Intervention: If concomitant use of a CYP2D6 inhibitor is necessary, follow patients closely for adverse reactions including opioid withdrawal, seizures and serotonin syndrome. If a CYP2D6 inhibitor is discontinued, consider lowering tramadol hydrochloride tablets dosage until stable drug effects are achieved. Follow patients closely for adverse events including respiratory depression and sedation.

Examples: Quinidine, fluoxetine, paroxetine and bupropion

Inhibitors of CYP3A4:

Clinical Impact: The concomitant use of tramadol hydrochloride tablets and CYP3A4 inhibitors can increase the plasma concentration of tramadol and may result in a greater amount of metabolism via CYP2D6 and greater levels of M1. Follow patients closely for increased risk of serious adverse events including seizures and serotonin syndrome, and adverse reactions related to opioid toxicity including potentially fatal respiratory depression, particularly when an inhibitor is added after a stable dose of tramadol hydrochloride tablets is achieved. After stopping a CYP3A4 inhibitor, as the effects of the inhibitor decline, the tramadol plasma concentration will decrease, resulting in decreased opioid efficacy or a withdrawal syndrome in patients who had developed physical dependence to tramadol.

Intervention: If concomitant use is necessary, consider dosage reduction of tramadol hydrochloride tablets until stable drug effects are achieved. Follow patients closely for seizures and serotonin syndrome, and signs of respiratory depression and sedation at frequent intervals. If a CYP3A4 inhibitor is discontinued, consider increasing the tramadol hydrochloride tablets dosage until stable drug effects are achieved and follow patients for signs and symptoms of opioid withdrawal.

Examples: Macrolide antibiotics (e.g., erythromycin), azole-antifungal agents (e.g. ketoconazole), protease inhibitors (e.g., ritonavir)

CYP3A4 Inducers:

Clinical Impact: The concomitant use of tramadol hydrochloride tablets and CYP3A4 inducers can decrease the plasma concentration of tramadol, resulting in decreased efficacy or onset of a withdrawal syndrome in patients who have developed physical dependence to tramadol. After stopping a CYP3A4 inducer, as the effects of the inducer decline, the tramadol plasma concentration will increase, which could increase or prolong both the therapeutic effects and adverse reactions, and may cause seizures, serotonin syndrome, and/or potentially fatal respiratory depression.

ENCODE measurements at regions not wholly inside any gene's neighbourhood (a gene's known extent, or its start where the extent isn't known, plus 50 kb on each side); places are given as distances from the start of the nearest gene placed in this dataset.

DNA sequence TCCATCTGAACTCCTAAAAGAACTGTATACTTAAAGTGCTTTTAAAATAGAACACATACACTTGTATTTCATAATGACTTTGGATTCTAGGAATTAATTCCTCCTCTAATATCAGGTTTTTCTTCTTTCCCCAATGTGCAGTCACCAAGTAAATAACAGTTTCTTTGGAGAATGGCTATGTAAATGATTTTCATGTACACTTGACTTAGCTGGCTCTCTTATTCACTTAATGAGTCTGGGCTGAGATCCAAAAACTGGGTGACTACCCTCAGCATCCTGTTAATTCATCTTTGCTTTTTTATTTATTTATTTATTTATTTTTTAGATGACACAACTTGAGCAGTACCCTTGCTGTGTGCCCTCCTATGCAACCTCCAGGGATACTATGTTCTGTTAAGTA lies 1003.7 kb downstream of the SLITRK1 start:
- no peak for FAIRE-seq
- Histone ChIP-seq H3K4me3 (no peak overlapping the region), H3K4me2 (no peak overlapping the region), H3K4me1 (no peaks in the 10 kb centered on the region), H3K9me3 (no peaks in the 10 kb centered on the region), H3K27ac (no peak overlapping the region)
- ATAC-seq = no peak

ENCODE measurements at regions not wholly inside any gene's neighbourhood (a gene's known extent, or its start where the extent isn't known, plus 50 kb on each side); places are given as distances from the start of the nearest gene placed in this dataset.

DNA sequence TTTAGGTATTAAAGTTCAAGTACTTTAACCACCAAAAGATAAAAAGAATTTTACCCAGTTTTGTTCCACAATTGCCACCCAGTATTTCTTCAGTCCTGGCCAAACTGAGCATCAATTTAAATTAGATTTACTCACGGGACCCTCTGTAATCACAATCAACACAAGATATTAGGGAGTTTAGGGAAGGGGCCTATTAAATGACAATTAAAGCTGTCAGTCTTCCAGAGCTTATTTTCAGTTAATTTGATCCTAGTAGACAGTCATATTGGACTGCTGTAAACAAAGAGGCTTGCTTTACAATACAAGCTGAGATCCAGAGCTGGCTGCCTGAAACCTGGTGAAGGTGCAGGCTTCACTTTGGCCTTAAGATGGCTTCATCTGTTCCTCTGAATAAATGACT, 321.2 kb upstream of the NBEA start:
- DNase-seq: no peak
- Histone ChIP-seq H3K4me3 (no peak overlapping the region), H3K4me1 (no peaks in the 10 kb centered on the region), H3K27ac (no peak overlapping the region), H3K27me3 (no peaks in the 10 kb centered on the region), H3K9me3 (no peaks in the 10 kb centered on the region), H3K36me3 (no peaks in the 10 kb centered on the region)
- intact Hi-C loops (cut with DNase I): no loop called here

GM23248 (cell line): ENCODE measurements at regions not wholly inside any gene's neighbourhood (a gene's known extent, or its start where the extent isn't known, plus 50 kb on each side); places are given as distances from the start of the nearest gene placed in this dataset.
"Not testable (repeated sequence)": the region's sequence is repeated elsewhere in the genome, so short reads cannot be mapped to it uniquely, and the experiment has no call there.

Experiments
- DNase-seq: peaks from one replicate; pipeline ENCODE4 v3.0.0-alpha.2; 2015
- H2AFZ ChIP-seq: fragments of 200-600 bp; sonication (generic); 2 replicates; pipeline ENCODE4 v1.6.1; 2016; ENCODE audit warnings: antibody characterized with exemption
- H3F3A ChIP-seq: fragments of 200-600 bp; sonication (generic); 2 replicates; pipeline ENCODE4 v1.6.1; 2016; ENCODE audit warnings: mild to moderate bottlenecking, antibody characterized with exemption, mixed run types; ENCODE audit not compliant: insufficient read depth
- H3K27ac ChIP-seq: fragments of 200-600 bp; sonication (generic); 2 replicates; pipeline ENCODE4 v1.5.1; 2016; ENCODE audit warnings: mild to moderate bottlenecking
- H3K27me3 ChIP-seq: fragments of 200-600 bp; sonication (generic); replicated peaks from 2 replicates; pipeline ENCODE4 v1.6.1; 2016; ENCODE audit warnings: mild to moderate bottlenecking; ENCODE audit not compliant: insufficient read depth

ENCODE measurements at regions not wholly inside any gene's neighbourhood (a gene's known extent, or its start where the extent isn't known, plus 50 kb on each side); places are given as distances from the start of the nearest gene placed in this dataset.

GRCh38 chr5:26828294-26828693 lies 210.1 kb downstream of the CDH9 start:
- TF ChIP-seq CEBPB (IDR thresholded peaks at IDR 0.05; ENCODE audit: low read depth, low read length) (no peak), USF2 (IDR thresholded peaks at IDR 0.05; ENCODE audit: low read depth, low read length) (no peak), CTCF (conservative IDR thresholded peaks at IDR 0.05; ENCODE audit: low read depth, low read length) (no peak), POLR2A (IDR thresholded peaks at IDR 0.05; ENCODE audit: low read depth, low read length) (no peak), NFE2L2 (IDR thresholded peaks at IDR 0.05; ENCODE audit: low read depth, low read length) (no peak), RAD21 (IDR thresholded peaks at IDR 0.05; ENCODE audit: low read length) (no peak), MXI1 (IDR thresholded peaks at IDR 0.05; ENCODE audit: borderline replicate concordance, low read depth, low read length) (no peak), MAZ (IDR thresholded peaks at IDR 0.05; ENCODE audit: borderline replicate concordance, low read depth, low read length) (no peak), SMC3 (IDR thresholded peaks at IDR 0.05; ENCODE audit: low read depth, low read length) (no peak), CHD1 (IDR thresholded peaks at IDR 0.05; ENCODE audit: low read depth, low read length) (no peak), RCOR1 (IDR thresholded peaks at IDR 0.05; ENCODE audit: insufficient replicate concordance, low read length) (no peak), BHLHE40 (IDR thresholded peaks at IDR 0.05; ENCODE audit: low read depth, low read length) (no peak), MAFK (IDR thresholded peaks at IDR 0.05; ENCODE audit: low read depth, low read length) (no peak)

Intervention: If concomitant use is necessary, consider increasing the tramadol hydrochloride tablets dosage until stable drug effects are achieved. Follow patients for signs of opioid withdrawal. If a CYP3A4 inducer is discontinued, consider tramadol hydrochloride tablets dosage reduction and monitor for seizures and serotonin syndrome, and signs of sedation and respiratory depression. Patients taking carbamazepine, a CYP3A4 inducer, may have a significantly reduced analgesic effect of tramadol. Because carbamazepine increases tramadol metabolism and because of the seizure risk associated with tramadol, concomitant administration of tramadol hydrochloride tablets and carbamazepine is not recommended.

Examples: Rifampin, carbamazepine, phenytoin

[….]

Special populations: Poor/Extensive Metabolizers, CYP2D6

The formation of the active metabolite of tramadol, M1, is mediated by CYP2D6, a polymorphic enzyme. Approximately 7% of the population has reduced activity of the CYP2D6 isoenzyme of cytochrome P450 metabolizing enzyme system. These individuals are “poor metabolizers” of debrisoquine, dextromethorphan and tricyclic antidepressants, among other drugs. Based on a population PK analysis of Phase 1 studies with IR tablets in healthy subjects, concentrations of tramadol were approximately 20% higher in “poor metabolizers” versus “extensive metabolizers,” while M1 concentrations were 40% lower.

Please review the complete therapeutic recommendations that are located here: (1).

2020 Statement from the Clinical Pharmacogenetics Implementation Consortium (CPIC)